The Old City of Jaffa
For a break from the reveling that is Tel Aviv, Jaffa, an integral part of the Municipality of Tel Aviv-Jaffa, is a study in contrast and fascination - a magical ancient city where you can spend hours exploring the markets and galleries and wandering through the old, narrow alleys, A vibrant blend of religions and cultural beliefs, it also is one of the trendiest spots in Tel Aviv for shopping and eating out.
According to Christian legend, Jaffa was named after Noah’s son Japheth, who built it after the Flood. Others believe that the name derives from the Hebrew word “Yofi” - beauty. From archeological discoveries and ancient documents, we learn that Jaffa existed as a port city some 4000 years ago, serving Egyptian and Phoenician sailors in their sea voyages. Relics found in the vicinity predate this period by a further 16,000 years, and historians believe that Jaffa is the only port in the world that can boast uninterrupted inhabitation throughout its entire existence.
As a city abounding in history, Jaffa has commemorated two major events in recent memory. In 1099, more than 900 years ago, the Crusaders landed there on their way to capturing the Holy Land, while 700 years later, in 1799, the city was taken by Napoleon Bonaparte. To mark this latter occasion, a sign-posted walking itinerary of Jaffa and vicinity in the footsteps of Napoleon’s campaign has been mapped out, from the hill where the French commander stood as he looked down over the city, to his command headquarters at a site that nowadays serves as a professional soccer field.
The main entrance to today’s Jaffa is marked by the clock tower from 1902, one of four constructed by the Turks in Ottoman Palestine to celebrate the 30th anniversary of the ascension to the Turkish throne, of Sultan Abed El-Hamid II. Four separate clocks grace the top of the tower, and the history of Jaffa has been recorded on the tower's metal-barred windows and openings. Ships carrying cedars from Lebanon are depicted, and camels laden with precious goods as they enter and exit Jaffa Port, Jewish ships that were sunk during the rebellion against the ancient Roman empire are also depicted, as is Shimon Maccabi, the Hashmonean-era Jewish leader, who conquered Jaffa more than 2000 years ago.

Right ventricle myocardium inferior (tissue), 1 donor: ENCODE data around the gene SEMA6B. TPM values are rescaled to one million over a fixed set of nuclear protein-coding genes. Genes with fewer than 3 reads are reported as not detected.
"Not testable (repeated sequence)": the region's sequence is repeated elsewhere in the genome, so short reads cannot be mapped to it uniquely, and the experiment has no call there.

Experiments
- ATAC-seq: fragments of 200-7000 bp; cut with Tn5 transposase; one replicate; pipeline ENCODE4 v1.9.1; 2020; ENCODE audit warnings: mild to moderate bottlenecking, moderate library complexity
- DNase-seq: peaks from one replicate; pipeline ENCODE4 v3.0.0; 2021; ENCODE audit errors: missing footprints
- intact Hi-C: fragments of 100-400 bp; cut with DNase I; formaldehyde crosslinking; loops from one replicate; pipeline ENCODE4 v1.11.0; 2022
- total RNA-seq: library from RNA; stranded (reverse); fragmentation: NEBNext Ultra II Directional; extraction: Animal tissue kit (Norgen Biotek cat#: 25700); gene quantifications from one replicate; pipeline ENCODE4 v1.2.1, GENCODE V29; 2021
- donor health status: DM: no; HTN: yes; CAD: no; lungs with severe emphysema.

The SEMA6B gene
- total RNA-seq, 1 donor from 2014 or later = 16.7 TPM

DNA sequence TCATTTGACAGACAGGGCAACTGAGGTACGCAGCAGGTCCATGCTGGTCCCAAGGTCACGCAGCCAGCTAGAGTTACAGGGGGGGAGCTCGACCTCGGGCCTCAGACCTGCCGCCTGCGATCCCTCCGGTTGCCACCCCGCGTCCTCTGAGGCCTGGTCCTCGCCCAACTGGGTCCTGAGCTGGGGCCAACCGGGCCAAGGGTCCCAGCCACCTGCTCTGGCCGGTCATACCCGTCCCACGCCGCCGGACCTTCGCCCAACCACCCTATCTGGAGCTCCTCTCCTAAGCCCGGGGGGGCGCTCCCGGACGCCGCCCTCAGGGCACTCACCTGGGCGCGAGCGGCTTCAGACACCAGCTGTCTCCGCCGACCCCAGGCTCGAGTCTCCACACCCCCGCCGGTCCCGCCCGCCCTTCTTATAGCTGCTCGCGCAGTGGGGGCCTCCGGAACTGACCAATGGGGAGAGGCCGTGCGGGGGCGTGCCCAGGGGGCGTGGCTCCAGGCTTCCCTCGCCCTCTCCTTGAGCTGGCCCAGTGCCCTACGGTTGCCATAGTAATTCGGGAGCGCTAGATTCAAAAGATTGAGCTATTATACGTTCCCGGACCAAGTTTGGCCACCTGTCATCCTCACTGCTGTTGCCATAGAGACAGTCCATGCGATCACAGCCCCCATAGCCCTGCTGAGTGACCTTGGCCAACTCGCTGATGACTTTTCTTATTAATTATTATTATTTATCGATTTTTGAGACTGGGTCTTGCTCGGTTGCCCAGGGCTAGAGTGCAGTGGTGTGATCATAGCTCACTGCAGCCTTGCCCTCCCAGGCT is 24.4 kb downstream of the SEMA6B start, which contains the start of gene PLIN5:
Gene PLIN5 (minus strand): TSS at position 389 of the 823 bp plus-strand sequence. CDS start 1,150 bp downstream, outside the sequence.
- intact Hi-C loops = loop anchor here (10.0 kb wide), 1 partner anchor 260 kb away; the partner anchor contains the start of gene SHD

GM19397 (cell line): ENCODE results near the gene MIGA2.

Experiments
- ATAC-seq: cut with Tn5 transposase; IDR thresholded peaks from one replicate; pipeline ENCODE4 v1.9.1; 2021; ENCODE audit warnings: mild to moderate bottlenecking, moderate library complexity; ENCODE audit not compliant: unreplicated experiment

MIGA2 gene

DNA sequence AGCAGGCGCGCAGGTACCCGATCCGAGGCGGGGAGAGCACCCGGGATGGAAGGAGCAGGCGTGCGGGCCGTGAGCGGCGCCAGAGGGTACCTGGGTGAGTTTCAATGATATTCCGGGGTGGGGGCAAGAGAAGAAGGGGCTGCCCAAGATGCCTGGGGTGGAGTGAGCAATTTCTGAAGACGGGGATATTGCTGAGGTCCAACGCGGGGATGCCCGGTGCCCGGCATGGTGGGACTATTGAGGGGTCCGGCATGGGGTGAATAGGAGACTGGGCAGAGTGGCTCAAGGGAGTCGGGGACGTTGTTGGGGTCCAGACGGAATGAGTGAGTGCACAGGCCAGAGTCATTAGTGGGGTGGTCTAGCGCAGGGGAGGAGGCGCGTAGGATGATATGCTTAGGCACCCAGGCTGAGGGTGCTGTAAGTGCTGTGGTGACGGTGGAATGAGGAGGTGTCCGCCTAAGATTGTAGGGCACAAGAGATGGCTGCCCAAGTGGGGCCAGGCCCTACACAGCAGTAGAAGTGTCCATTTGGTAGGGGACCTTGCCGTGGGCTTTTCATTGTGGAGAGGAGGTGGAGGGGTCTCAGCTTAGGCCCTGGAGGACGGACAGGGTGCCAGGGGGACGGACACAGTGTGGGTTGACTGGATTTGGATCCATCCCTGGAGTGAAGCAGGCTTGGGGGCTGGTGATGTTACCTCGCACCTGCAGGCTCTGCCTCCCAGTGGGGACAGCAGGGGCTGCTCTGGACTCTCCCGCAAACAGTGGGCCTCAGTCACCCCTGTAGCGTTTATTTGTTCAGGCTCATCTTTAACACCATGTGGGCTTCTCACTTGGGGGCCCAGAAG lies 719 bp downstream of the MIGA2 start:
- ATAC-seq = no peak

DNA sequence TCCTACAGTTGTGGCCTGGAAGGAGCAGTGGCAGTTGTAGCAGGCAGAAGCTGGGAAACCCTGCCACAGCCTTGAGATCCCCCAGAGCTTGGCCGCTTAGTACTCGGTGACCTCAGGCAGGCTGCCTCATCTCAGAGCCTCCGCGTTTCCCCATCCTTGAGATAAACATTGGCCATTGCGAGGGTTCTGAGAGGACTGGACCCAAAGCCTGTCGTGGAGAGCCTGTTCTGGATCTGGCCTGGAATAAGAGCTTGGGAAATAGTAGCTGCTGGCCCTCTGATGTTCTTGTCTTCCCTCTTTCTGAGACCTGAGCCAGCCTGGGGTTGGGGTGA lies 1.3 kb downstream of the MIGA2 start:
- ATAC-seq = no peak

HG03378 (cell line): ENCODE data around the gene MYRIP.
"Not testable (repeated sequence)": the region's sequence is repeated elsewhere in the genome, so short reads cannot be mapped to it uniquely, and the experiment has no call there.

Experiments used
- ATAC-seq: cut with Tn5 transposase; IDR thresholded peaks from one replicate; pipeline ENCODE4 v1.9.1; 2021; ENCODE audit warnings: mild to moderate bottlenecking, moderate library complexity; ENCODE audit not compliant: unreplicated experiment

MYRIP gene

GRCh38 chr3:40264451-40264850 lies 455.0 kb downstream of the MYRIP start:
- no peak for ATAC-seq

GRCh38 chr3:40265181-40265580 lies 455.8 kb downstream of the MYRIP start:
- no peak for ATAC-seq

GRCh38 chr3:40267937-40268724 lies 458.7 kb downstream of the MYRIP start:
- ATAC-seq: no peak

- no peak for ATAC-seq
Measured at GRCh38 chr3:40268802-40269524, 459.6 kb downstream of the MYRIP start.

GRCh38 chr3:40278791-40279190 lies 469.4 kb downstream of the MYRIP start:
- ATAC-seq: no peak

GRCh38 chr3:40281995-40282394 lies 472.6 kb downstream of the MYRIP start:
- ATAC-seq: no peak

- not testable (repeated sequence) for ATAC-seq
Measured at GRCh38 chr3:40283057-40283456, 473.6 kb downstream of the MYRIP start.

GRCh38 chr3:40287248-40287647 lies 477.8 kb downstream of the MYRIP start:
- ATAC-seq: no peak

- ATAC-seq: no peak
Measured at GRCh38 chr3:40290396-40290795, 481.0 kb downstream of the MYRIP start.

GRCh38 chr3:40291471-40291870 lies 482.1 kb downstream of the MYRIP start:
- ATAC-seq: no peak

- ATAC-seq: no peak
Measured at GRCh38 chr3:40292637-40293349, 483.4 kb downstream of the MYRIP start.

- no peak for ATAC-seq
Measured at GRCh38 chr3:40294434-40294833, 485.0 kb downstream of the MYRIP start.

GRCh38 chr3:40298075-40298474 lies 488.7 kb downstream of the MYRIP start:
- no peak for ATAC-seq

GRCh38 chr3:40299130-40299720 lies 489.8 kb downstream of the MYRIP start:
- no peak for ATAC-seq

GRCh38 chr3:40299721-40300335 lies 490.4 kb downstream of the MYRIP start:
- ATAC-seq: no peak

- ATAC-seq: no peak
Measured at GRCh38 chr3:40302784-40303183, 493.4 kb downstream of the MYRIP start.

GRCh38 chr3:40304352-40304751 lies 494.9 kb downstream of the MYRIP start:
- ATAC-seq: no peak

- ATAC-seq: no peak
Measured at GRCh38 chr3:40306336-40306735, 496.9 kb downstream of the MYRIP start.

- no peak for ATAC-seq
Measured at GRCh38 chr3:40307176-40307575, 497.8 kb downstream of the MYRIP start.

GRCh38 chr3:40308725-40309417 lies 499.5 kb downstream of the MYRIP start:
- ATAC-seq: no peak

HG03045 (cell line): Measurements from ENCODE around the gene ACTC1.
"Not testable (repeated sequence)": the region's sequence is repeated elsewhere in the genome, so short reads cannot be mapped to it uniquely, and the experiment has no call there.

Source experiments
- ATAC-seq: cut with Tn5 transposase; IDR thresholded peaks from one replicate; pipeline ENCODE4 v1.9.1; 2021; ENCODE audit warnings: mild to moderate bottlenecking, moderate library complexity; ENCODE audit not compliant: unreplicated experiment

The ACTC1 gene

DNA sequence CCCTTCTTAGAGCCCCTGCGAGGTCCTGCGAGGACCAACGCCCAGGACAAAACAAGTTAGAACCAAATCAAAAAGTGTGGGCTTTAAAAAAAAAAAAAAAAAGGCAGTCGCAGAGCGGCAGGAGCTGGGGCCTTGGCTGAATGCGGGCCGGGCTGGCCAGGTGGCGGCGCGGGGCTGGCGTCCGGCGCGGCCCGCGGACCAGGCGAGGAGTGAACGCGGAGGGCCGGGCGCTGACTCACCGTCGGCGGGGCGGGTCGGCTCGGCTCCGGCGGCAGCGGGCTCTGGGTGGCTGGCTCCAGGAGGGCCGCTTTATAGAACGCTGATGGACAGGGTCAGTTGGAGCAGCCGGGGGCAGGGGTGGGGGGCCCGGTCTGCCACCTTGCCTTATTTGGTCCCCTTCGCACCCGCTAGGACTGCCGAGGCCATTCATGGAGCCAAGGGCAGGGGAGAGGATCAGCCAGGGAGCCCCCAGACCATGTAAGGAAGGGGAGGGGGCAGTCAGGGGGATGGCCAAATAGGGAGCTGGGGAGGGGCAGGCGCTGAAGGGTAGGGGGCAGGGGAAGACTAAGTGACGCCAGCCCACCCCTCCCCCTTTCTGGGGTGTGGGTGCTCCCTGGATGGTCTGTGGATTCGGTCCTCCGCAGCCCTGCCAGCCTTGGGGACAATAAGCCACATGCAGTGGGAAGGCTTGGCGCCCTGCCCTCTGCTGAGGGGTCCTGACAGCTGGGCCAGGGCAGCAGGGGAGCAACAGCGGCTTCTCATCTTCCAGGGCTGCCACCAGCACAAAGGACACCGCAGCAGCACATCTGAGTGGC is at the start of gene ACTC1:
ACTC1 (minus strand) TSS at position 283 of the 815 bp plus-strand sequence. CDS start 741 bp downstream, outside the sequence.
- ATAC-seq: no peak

With the improvements to the clock tower and the world-famous Jaffa Flea Market adjacent to it, the Jaffa that tourists encounter looks nothing like it did a decade ago. In the past, the only two distinctive choices for casual food in the clock tower/fleas market area aside from hummus, falafel and grilled meats options, were Aboulafia, an Arab-style family bakery with a tradition going back centuries, a must for Israelis and in-the-know tourists wandering about Jaffa, day or night, and Dr. Shakshouka, a veteran Tripolitan restaurant, though with much less seniority. Now, new and interesting dining options have sprouted up in the Jaffa Flea Market in particular, complementing a growing number of commercial enterprises chains. Some of the market's side streets have been closed to vehicular traffic and serve as new venues for pubs, restaurants and cafés.
Jaffa – alive day and night for your pleasure and fascination.
Since for centuries, Jaffa served as a waystation for Jewish pilgrims landing in Jaffa Port on their way to Jerusalem, a number of hotels were located in Jaffa in the 19th century, primarily in what is now the flea market area. Now, hotels are beginning to return to the area. The Ruth Daniel Residence, a short walk from the Old City, opened a number of years ago, as have two others in and around the flea market. The Market Hotel, part of the Atlas Chain, the first hotel to open in the Flea Market in more than100 years, opened there a few years ago, followed by the Margosa Hotel a few streets away, sister property to Tel Aviv's Armon Hayarkon Hotel. In addition, two luxury properties are scheduled for completing in 2017 - Israel's first W hotel, developed from a property that served as a Jaffa Port-area hospital in the past, and the Orchid Hotel Chain's Setai Hotel opposite the clock tower, in the old Turkish prison building.